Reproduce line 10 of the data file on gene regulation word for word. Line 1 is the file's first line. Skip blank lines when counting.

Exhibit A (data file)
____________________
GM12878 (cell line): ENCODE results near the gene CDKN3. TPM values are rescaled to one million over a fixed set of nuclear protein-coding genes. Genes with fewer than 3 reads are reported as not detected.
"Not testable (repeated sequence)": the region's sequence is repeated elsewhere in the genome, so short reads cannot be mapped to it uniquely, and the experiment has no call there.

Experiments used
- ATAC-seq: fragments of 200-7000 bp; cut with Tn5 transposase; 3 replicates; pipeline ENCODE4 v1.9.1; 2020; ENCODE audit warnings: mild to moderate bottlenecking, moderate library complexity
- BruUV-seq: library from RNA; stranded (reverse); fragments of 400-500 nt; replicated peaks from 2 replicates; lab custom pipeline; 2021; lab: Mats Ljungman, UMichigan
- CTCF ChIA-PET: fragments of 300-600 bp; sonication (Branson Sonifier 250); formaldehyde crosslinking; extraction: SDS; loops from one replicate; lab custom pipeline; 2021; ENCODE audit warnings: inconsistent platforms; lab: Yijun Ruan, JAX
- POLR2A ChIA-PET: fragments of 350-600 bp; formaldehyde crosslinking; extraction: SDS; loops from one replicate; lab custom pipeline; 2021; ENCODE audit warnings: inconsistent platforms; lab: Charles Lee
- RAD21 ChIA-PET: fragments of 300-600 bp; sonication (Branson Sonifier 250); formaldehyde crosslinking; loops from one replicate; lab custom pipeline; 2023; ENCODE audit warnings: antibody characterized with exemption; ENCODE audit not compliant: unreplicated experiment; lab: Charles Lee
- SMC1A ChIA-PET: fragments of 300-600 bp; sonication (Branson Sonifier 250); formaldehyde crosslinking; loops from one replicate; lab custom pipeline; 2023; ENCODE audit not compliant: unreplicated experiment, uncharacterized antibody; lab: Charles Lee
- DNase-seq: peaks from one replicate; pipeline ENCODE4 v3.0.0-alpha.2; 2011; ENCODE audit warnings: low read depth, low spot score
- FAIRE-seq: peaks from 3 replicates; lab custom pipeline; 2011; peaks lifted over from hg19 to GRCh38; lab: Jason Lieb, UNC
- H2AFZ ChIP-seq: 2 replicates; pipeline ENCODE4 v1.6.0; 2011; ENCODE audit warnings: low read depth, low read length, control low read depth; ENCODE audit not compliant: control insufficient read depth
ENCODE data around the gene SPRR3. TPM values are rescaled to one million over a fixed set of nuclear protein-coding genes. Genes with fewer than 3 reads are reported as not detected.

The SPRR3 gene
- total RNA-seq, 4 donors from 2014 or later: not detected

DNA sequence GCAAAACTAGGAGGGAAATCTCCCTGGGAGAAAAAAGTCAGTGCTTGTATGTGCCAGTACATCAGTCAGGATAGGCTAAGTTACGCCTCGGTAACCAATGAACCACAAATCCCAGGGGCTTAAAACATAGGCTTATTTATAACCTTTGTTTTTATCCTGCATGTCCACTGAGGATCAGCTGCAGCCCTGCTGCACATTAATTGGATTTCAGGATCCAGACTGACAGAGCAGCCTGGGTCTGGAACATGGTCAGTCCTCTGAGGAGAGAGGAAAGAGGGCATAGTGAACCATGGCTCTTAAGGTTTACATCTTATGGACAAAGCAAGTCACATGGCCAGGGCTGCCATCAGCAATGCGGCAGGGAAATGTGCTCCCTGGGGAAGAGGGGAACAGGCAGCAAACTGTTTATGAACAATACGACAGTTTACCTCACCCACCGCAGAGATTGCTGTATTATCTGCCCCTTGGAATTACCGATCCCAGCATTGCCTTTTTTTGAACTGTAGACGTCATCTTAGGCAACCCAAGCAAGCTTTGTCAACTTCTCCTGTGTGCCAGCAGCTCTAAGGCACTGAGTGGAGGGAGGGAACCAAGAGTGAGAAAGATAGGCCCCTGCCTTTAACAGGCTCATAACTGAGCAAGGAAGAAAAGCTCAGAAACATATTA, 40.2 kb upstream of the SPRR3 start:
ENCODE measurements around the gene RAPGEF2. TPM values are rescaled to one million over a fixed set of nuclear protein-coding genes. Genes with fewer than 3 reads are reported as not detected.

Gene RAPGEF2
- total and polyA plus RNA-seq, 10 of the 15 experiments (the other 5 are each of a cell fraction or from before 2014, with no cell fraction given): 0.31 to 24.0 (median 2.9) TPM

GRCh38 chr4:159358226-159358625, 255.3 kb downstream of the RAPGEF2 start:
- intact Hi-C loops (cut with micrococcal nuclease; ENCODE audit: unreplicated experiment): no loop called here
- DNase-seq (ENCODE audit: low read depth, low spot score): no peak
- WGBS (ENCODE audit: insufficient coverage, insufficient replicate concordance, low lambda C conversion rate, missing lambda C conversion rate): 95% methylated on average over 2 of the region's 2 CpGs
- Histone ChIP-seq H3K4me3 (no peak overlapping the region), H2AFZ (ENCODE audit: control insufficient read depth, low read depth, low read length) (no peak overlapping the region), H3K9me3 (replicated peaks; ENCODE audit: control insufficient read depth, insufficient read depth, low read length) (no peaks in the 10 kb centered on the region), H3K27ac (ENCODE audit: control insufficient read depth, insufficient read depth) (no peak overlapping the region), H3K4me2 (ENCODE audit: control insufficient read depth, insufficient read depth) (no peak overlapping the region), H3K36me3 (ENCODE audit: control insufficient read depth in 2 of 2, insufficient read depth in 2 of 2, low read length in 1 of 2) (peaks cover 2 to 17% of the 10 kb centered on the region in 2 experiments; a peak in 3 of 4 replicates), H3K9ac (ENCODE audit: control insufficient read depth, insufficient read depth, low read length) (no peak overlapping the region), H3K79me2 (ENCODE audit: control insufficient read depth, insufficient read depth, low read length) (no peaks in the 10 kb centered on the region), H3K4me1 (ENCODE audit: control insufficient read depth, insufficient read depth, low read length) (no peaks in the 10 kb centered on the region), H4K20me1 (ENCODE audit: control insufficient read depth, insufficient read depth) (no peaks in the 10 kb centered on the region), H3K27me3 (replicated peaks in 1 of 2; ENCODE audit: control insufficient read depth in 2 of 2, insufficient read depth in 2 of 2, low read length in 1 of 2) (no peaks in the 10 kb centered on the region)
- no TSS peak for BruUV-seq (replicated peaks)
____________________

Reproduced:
- DNase-seq: peaks from one replicate; pipeline ENCODE4 v3.0.0-alpha.2; 2011; ENCODE audit warnings: low read depth, low spot score